Cerner EHR off to rocky start at Banner Health in Tucson
After spending $45 million on a new Cerner electronic health record system, Banner Health’s hospitals and clinics in Tucson, Ariz., have struggled with slow response times and delays in service with the EHR, both the provider and vendor say.
The healthcare provider—which operates two Tucson hospitals—transitioned to the system on October 1, but has faced myriad problems with both technical aspects of the system as well as communication with staff and patients.
A spokesperson for Banner Health said chief concerns involve lack of response time in accessing records and unanticipated interruptions in access.
“We have experienced slowness and delays in service as we become more proficient with the technology and associated workflows on these academic hospital campuses,” said a spokesperson for Banner Health. “We do view these issues to be temporary. At this time, we anticipate that we will require added layers of on-the-ground super user and issues resolution support through the beginning of 2018.”
Neither the healthcare system or Cerner provided any metrics that outlined the specifics of the problems being experienced by the Banner Health facilities.
The Cerner system replaced an Epic EHR that was adopted by University of Arizona Health Network (UAHN) in October 2013. Banner Health acquired UAHN in March 2015 and decided that since Banner’s existing 26 hospitals were running Cerner as their common EHR platform that the other facilities in Arizona should follow suit, including Banner-University Medical Center Tucson and Banner-University Medical Center South.
According to Banner Health executives, planning for the transition from Epic to Cerner began a year in advance; the $45 million price tag for the installation included licensing, equipment and training. Nonetheless, they say their organization has faced challenges in transitioning to the new system, still encountered problems adjusting to the new system, particularly in adjusting to new workflows and processes related in the shift to Cerner from Epic.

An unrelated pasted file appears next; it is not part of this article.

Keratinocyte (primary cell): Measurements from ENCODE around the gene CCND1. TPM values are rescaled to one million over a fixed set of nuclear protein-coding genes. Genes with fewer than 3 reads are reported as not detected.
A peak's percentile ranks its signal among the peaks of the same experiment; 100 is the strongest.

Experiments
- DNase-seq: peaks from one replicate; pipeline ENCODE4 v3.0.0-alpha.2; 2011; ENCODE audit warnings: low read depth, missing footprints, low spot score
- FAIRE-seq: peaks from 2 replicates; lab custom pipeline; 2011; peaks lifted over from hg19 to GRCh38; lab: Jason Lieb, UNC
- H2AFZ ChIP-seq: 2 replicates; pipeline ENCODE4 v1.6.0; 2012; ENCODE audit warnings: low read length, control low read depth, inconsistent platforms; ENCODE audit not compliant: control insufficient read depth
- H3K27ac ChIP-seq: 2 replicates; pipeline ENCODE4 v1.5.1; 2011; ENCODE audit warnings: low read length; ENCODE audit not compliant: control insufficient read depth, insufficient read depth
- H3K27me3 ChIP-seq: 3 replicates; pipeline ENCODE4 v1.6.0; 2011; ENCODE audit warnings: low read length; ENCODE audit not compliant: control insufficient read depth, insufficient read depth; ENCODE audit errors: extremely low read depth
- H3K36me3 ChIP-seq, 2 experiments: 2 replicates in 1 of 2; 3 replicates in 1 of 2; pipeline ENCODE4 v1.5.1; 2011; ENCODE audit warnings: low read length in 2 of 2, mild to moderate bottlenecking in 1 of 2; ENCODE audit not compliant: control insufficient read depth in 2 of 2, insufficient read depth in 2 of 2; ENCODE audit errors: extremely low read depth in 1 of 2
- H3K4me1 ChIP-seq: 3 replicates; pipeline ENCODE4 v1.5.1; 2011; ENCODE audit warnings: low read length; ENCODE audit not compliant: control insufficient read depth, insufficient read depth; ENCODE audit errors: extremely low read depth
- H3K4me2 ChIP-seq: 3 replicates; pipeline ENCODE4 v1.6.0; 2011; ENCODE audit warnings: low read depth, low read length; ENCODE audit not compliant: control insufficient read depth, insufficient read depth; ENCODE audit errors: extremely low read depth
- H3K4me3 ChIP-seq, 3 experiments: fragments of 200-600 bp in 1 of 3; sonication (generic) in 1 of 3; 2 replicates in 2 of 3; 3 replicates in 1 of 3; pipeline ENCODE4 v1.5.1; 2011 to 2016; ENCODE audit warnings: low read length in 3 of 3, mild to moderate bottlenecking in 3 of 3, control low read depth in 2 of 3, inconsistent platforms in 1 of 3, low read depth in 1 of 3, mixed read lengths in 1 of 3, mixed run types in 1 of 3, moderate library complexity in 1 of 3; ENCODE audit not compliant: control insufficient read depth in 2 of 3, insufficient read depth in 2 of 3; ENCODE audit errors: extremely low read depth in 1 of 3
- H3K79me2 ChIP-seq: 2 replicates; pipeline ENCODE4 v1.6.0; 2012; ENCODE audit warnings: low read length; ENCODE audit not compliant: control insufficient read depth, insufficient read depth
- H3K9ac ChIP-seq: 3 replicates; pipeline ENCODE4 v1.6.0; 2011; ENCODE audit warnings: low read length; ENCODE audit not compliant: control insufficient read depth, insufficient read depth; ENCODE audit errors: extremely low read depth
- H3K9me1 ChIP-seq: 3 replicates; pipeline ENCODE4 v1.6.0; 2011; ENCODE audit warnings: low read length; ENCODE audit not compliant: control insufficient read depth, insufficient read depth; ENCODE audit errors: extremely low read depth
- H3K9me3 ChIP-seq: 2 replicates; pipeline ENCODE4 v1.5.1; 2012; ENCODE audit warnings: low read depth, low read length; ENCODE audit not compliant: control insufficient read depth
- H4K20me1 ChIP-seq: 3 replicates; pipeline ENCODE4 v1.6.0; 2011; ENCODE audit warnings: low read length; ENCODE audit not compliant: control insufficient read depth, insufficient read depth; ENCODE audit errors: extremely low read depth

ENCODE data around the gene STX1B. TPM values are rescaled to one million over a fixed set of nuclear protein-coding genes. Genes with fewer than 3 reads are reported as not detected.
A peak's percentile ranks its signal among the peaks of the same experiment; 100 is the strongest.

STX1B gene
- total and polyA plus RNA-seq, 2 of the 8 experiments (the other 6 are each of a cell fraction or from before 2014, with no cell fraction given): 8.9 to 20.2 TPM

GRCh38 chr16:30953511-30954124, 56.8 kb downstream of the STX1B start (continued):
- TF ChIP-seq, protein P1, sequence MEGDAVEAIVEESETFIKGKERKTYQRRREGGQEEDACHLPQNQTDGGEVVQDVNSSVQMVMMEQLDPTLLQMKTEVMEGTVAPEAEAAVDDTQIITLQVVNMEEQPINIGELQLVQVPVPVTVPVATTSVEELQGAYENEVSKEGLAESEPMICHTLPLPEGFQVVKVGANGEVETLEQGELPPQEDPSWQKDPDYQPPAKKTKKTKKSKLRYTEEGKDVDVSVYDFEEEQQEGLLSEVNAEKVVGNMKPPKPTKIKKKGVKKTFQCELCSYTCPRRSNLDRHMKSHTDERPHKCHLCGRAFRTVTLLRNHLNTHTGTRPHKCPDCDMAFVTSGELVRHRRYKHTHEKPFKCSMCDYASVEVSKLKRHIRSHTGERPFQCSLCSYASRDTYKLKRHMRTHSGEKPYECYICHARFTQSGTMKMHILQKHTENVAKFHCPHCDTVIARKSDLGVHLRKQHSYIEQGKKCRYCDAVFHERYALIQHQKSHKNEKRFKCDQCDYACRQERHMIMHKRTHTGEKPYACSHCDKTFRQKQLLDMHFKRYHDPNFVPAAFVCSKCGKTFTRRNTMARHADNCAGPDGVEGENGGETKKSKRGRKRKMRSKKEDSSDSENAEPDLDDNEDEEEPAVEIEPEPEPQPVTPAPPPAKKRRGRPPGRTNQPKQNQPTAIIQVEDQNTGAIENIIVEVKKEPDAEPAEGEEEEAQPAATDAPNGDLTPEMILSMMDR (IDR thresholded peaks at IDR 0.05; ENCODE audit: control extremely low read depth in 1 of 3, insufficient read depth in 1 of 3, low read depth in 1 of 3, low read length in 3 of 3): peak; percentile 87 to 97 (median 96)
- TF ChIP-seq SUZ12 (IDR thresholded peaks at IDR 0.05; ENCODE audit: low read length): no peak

“We are collaborating with Banner Health to understand the concerns that were noted at the University of Arizona-Tucson and are developing plans to address as needed,” said Cerner in a written statement. “Like many large-scale implementations, there are new workflows and new processes. We are confident the users in Tucson will join their colleagues across Banner Health in leveraging the new EHR for quality and efficient patient care.”
Banner Health is taking a number of actions to address the problems with Cerner system, including:
- Continued technical and workflow support from both on-site as well as skilled resources from other Banner locations.
- Enhanced communication and reporting channels to identify and resolve issues for staff and physicians.
- System and functionality enhancements, which neither Banner or Cerner specified, where needed to streamline workflow.
In addition, Banner Health said it is working with the Arizona Department of Health Services (ADHS) which is investigating complaints about the Cerner EHR, and response and access issues related to the implementation. Neither Banner, Cerner or ADHS officials provided specifics about the nature of the complaints or who filed them.
“We have committed to working with them in full transparency and we are including them in our transition, communication and issue resolution processes,” said a Banner spokesperson. “ADHS is well apprised of the scale of this kind of installation, and also of the patient care value of reaching our goal of a fully integrated EMR across all of Banner’s campuses.”
For its part, ADHS said it is unable to comment on pending or open investigations.